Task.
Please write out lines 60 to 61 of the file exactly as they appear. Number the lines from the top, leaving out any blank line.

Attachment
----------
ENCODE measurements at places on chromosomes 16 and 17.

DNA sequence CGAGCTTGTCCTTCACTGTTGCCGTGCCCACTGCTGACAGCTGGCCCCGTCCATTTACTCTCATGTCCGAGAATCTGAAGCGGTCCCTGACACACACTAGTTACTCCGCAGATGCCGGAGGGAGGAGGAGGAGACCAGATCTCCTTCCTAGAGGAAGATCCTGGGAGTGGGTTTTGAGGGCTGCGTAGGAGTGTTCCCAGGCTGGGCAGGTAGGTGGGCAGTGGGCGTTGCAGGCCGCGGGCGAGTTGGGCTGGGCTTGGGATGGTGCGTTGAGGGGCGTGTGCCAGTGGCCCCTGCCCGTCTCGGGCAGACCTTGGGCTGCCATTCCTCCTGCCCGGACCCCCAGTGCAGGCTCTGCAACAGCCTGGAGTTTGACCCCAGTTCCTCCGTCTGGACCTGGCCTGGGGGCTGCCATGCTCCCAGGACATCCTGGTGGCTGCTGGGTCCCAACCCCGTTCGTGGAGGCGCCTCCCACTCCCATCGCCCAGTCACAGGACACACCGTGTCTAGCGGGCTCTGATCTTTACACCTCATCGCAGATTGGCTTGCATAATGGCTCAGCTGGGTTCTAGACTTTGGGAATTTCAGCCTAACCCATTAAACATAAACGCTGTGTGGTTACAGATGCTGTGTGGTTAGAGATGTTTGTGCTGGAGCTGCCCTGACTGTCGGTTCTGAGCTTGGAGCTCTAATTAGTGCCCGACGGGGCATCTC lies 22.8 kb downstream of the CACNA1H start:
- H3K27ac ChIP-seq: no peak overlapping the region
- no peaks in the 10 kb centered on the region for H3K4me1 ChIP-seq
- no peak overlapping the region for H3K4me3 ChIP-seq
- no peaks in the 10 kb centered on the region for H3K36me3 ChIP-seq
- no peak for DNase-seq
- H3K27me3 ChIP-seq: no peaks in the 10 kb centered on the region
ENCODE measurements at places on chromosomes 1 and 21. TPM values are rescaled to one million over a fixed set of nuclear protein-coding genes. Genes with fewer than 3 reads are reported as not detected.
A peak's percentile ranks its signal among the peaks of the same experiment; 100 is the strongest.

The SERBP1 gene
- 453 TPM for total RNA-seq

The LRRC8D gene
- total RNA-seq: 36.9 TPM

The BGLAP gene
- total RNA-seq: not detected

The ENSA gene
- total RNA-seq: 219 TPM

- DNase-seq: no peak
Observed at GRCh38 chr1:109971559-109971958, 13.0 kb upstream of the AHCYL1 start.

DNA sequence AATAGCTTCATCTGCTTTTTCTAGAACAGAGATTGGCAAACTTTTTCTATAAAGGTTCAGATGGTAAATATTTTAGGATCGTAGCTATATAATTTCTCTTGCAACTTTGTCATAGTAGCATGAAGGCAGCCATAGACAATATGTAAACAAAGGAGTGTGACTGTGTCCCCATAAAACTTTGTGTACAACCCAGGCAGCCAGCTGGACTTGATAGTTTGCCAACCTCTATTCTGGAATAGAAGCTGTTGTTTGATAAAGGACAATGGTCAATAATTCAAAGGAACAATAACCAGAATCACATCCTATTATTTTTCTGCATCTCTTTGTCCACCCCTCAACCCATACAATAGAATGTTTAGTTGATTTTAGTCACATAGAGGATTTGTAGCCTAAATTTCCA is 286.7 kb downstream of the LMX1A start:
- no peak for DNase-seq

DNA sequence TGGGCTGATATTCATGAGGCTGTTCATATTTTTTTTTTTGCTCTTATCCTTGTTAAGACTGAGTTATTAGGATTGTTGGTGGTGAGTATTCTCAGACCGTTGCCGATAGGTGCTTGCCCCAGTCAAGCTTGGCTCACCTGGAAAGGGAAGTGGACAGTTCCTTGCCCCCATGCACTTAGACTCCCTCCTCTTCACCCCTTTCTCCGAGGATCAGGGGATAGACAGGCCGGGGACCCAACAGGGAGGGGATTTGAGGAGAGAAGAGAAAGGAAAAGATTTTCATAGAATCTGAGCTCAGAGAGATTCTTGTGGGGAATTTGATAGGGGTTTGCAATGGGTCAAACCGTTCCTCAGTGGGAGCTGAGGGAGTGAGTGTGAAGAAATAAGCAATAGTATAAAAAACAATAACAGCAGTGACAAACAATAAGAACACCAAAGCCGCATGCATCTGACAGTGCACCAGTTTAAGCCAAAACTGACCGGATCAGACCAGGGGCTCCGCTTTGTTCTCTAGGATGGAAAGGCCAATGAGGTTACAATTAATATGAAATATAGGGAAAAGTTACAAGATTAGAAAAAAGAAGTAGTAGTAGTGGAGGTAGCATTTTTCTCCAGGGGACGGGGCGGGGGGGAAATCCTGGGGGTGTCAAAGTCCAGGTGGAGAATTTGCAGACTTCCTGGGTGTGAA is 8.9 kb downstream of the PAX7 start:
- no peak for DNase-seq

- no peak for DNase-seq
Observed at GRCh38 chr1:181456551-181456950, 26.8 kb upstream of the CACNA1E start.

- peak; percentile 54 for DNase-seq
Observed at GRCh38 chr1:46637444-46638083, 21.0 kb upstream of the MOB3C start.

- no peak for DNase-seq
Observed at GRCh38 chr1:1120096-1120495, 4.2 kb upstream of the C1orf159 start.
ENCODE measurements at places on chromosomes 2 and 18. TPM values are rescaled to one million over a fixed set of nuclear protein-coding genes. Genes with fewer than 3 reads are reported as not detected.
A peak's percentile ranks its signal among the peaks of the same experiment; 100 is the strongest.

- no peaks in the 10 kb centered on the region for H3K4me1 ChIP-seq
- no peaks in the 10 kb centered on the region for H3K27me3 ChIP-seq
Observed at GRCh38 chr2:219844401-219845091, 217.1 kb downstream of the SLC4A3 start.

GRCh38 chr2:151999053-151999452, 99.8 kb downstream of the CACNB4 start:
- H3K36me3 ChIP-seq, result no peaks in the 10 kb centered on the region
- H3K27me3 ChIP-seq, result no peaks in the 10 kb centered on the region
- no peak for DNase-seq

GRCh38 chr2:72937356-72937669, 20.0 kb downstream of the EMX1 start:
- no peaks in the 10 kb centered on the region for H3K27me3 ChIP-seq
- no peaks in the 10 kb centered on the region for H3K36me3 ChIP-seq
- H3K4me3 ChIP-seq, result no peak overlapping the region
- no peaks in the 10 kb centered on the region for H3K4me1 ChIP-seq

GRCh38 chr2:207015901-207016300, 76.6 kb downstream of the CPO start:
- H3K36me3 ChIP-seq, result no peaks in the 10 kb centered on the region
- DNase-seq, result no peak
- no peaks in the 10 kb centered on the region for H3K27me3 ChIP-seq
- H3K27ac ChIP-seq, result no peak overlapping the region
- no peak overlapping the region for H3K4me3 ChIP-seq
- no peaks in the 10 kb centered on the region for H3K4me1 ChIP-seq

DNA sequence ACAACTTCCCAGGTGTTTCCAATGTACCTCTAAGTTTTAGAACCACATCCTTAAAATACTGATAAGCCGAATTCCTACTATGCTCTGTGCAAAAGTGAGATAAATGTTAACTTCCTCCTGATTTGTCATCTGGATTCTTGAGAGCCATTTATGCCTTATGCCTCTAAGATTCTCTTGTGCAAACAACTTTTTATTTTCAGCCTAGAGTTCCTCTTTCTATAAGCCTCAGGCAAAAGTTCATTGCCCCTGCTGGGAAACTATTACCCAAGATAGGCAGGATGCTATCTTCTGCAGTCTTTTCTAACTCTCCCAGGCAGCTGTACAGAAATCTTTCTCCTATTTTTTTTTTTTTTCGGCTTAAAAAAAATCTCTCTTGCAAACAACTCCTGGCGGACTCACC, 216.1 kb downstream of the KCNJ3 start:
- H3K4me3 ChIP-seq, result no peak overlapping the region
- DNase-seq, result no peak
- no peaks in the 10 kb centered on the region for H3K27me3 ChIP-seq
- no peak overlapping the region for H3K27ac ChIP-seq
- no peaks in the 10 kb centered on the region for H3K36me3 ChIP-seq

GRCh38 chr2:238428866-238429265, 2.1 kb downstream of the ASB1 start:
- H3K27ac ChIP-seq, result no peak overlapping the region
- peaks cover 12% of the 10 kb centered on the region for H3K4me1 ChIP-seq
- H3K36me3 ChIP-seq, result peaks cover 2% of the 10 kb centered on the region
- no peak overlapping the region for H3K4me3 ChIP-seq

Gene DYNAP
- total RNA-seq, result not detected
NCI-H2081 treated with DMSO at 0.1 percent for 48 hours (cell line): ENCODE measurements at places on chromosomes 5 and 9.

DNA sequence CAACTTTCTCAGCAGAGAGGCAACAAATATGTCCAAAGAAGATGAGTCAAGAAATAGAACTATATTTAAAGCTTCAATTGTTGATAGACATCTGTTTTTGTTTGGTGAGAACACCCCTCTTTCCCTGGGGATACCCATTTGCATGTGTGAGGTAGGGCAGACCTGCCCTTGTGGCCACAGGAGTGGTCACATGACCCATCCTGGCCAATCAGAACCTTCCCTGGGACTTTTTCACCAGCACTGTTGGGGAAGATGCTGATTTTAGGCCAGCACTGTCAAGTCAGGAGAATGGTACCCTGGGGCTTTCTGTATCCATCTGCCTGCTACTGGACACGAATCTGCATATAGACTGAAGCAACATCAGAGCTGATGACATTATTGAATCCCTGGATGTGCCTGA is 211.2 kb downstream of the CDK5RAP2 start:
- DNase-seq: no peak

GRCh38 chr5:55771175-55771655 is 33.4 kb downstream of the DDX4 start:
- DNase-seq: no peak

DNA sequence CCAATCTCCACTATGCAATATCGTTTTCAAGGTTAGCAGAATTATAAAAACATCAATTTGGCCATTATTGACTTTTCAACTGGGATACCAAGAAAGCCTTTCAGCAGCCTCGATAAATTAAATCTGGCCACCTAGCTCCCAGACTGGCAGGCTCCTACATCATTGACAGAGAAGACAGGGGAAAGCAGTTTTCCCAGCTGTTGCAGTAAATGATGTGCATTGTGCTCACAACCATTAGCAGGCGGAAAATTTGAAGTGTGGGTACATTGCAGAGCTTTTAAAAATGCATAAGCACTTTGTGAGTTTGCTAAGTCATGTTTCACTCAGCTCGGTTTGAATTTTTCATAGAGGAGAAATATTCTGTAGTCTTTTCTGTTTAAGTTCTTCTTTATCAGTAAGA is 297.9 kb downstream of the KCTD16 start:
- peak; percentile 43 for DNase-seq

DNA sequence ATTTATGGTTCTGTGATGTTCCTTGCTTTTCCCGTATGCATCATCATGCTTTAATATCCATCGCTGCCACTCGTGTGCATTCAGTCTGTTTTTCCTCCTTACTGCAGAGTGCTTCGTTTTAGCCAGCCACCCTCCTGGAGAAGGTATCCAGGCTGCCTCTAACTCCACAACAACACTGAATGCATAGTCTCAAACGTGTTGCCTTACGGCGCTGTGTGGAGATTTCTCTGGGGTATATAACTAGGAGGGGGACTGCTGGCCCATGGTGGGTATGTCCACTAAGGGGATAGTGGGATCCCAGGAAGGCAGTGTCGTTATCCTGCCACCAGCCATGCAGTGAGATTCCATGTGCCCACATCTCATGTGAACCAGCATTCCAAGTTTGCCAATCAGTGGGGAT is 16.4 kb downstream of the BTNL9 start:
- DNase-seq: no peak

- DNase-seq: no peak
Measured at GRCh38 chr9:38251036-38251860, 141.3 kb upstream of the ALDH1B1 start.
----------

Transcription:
- peaks cover 12% of the 10 kb centered on the region for H3K4me1 ChIP-seq
- H3K36me3 ChIP-seq, result peaks cover 2% of the 10 kb centered on the region